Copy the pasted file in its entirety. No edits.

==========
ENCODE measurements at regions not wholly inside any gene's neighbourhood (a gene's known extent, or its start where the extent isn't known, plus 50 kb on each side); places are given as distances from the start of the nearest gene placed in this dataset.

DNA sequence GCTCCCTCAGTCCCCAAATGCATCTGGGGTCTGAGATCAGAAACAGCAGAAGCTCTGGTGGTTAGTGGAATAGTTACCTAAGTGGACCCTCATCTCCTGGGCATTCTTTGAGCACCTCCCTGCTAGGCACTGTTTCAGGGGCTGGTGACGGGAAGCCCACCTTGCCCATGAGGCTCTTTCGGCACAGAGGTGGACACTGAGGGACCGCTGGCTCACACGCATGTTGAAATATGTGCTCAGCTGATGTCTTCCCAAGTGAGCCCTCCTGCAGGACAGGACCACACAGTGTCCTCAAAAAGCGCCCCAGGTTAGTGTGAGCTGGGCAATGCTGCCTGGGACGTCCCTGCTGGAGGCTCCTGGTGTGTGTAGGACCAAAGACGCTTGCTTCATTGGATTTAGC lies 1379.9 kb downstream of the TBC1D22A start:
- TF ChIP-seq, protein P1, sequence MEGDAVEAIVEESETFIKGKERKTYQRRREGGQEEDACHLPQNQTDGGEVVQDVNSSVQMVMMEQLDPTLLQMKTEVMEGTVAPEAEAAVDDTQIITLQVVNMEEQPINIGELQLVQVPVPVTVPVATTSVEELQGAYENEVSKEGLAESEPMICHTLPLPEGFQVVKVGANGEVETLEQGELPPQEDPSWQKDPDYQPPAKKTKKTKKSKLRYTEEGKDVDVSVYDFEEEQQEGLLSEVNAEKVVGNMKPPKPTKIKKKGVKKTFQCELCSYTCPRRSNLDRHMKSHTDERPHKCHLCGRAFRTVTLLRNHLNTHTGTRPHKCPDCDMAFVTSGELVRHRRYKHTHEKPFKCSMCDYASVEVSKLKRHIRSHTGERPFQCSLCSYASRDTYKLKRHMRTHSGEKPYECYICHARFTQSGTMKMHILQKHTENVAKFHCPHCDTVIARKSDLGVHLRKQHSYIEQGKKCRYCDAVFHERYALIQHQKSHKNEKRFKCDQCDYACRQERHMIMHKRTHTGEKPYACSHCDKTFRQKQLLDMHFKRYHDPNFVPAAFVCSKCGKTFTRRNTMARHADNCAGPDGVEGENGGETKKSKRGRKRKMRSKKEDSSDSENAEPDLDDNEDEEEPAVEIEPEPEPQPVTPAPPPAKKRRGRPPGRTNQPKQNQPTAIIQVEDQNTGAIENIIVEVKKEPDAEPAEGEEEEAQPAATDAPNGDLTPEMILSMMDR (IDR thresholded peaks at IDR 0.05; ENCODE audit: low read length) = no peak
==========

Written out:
ENCODE measurements at regions not wholly inside any gene's neighbourhood (a gene's known extent, or its start where the extent isn't known, plus 50 kb on each side); places are given as distances from the start of the nearest gene placed in this dataset.

DNA sequence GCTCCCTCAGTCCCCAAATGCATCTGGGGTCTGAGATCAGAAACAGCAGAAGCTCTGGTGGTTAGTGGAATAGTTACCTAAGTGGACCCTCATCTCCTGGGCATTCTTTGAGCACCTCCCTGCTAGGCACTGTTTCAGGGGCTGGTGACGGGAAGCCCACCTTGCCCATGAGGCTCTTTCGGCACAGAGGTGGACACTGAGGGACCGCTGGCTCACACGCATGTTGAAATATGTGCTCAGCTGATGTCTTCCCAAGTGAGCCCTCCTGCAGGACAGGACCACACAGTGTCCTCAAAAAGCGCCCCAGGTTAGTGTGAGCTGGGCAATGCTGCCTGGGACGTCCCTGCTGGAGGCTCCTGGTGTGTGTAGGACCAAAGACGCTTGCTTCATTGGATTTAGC lies 1379.9 kb downstream of the TBC1D22A start:
- TF ChIP-seq, protein P1, sequence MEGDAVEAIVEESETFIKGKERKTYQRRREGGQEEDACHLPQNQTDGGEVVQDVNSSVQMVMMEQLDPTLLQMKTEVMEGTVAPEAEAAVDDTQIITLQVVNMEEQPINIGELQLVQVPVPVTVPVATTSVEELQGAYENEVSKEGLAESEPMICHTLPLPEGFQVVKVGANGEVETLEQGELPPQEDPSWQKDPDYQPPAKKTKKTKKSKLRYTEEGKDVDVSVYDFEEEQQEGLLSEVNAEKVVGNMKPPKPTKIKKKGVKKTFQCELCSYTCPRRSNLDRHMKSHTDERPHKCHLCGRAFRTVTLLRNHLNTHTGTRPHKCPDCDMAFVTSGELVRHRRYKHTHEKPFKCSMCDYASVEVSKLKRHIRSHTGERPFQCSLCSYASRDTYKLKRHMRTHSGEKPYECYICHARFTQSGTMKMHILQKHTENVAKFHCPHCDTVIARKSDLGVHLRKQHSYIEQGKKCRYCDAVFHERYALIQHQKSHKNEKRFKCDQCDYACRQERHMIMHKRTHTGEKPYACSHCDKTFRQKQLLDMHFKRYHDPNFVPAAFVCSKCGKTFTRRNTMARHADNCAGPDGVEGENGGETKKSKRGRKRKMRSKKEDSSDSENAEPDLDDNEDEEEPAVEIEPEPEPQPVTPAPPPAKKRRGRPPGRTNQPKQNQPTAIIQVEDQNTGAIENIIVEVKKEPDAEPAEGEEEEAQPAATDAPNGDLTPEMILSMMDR (IDR thresholded peaks at IDR 0.05; ENCODE audit: low read length) = no peak